aus dem Judenthume aufgenommen?5 It offered a pivotal revalorization of
the Qurn, positioning it notas had been usualin the limited sphere
of the Arabian Peninsula, but in the pluricultural milieu of what we would
call today Late Antique debates. Due to some grave preconceptions, the result
of his study, however, was highly ambivalent. Qurnic studies started with a
surgical operation of the text, which was looked upon as a collection of historical and doctrinal statements rather than a comprehensive message. Historical
critical scholarship is not least a quest for the urtexts of Scripturea quest
that for the Bible had resulted in the unearthing of a large number of Ancient
Oriental and Late Antique traditions. These texts were apt to throw light on
the historical setting of the Bible, but could rarely ever compete seriously
with their far more sophisticated counterparts, shaped by the Biblical authors.
In the Qurnic case, however, the opposite seemed to be true: what was
discovered as the lower layer of the text was not an inferior earlier tradition,
but the most prestigious ancient text imaginable: the Hebrew Bible itself. And
since deviation from such an authoritative urtext was tantamount to a distortion, the Qurn emerged as a rather unsuccessful attempt to rival the Bible
and was to remain stigmatized as an epigonic text until this very day.
Yet there is no doubt that the scholarship of the Wissenschaft des Judentums
with its awareness of the transcultural dimension of the Qurn marks a
momentous beginning. After its violent disruption with the expulsion of Jewish
scholars from German universities in the 1930sno more than 100 years after
3 Frye, The Great Code, 13.
4 See for Abraham Geiger and the Wissenschaft des Judentums, Dirk Hartwig et al., eds., Im
vollen Licht der Geschichte: Die Wissenschaft des Judentums und die Anfnge der Koran
forschung (Wrzburg: Ergon, 2008).
5 Abraham Geiger. Was hat Mohammed aus dem Judenthume aufgenommen? (Bonn: author,
1833; Reprint Berlin: Parerga, 2005).

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Geigers workQurnic studies took a new and far less ambitious course,
following a trend in the vein of the then en vogue Leben-Jesu-Forschung. By
focusing on the person of the prophet rather than the Qurn6thus reducing
the Qurnic event to a local historical episodethe new scholarship forfeited
a major achievement of its predecessor: the contextualization of the Qurn
with the Late Antique knowledge of its milieu. The Qurnic text, which was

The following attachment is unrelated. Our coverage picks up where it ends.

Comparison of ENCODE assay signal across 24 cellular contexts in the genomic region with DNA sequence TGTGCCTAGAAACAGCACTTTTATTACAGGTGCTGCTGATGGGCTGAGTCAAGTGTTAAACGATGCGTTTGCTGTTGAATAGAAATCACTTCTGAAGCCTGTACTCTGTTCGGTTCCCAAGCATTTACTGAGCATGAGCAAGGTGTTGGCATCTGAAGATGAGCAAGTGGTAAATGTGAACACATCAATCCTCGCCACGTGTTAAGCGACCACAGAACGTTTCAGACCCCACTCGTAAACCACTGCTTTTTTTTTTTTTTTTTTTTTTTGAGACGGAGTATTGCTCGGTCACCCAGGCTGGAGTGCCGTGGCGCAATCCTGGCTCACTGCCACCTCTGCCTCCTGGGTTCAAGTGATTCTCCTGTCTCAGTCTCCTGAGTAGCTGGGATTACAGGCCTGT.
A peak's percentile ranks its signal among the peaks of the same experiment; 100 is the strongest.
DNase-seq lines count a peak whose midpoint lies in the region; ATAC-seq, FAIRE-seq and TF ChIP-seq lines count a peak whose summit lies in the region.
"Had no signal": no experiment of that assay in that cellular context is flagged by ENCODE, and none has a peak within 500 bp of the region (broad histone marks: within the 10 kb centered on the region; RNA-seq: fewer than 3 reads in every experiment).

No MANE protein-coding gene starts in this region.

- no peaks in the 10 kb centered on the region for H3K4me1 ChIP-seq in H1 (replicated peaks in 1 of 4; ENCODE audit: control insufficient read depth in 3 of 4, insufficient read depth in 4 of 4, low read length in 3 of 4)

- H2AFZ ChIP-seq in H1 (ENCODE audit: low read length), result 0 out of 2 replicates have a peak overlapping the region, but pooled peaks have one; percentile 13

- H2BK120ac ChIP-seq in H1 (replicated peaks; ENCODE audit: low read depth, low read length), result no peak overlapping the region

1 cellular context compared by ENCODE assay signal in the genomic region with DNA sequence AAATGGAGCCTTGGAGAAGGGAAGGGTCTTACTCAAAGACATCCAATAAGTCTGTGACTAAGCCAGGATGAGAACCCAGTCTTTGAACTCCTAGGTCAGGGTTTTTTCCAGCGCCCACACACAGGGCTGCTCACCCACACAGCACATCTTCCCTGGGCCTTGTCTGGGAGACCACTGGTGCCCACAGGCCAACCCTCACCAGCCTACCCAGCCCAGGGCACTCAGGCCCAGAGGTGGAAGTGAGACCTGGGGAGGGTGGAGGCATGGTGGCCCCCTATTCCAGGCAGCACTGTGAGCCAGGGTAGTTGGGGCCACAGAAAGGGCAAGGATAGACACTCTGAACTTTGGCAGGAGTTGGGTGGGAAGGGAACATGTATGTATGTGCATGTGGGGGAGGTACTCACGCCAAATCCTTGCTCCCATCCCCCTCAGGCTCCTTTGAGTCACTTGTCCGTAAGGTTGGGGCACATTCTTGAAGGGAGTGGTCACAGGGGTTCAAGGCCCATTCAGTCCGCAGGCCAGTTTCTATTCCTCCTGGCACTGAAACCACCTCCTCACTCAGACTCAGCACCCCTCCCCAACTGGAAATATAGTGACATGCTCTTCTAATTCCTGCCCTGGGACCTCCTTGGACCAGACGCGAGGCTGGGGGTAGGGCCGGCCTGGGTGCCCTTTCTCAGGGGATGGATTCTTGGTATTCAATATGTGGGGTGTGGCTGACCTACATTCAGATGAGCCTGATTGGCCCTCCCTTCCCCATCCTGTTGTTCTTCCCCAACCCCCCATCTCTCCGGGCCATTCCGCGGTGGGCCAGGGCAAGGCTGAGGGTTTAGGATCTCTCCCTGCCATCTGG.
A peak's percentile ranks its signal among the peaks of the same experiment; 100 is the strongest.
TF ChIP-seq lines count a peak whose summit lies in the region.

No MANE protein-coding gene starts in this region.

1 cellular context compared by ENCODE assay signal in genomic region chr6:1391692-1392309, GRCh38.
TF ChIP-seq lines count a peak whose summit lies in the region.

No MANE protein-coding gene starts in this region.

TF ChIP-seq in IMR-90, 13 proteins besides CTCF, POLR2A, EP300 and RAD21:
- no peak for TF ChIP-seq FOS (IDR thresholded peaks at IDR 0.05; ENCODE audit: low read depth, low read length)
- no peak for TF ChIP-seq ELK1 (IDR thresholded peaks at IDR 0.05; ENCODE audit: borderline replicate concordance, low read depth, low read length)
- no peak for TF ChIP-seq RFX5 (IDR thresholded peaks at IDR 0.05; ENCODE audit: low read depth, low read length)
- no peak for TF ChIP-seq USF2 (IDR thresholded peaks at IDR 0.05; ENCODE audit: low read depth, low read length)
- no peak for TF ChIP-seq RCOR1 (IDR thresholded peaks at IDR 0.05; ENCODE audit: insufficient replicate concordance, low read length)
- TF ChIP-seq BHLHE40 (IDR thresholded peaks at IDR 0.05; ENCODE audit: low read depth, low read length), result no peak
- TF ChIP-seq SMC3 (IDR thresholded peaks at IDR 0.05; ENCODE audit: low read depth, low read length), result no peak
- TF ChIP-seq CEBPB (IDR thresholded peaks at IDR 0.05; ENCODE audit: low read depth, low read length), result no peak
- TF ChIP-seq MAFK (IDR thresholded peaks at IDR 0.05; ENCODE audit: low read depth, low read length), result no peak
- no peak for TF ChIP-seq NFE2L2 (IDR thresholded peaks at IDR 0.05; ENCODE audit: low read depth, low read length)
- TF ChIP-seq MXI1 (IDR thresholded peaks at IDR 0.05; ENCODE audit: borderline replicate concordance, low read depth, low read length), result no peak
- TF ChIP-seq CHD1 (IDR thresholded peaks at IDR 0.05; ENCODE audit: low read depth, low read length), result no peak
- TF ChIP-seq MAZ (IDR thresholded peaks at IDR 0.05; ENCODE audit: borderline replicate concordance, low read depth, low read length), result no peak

read primarily to provide information about the psychological development of
the Prophet, disappeared as an object of philology for several decades.
To valorize the epistemic dimension of this shift in interest, it is worth
remembering a model lately proposed by Sheldon Pollock, who regards philology as a tripartite venture: a query for textual meaning, i.e. an investigation
into the texts traditional understanding; its contextual meaning, and finally
a re-thinking of ones own scholarly preconceptions and responsibilities, the
philologists meaning.7 In the earliest phase of Qurnic study, we are still primarily with the text as such, including its historical layers. It is true that the
earliest scholars did accept the traditionally established context of the Qurn
as a given: the Prophet Muhammads ministry in Mecca and Medina during
the period of 610-632. Yet, this milieu was not dealt with as a challenge that
the Qurn was responding to. Rather, their gaze was turned backward: the
Qurn was regarded as part of a vernacular Biblical tradition, the vast realm
of Aggadah,8 orally transmitted post-Biblical lore, comprising most diverse
exegetical readings of the Bible. Although the early scholars were aware of a
dynamic tradition, a kind of vernacularization, this did not involve the text of
the Qurn itself, whose reflections of the older religious lore was not accepted
as serious re-interpretations but often dismissed as mistaken or distorted readings of it. What was contextualized then was not the Qurn itself but its lower
subtextual layers, which were discussed as documents of earlier scriptural
tradition.
The subsequent Muhammad scholarship, on the contrary, was purely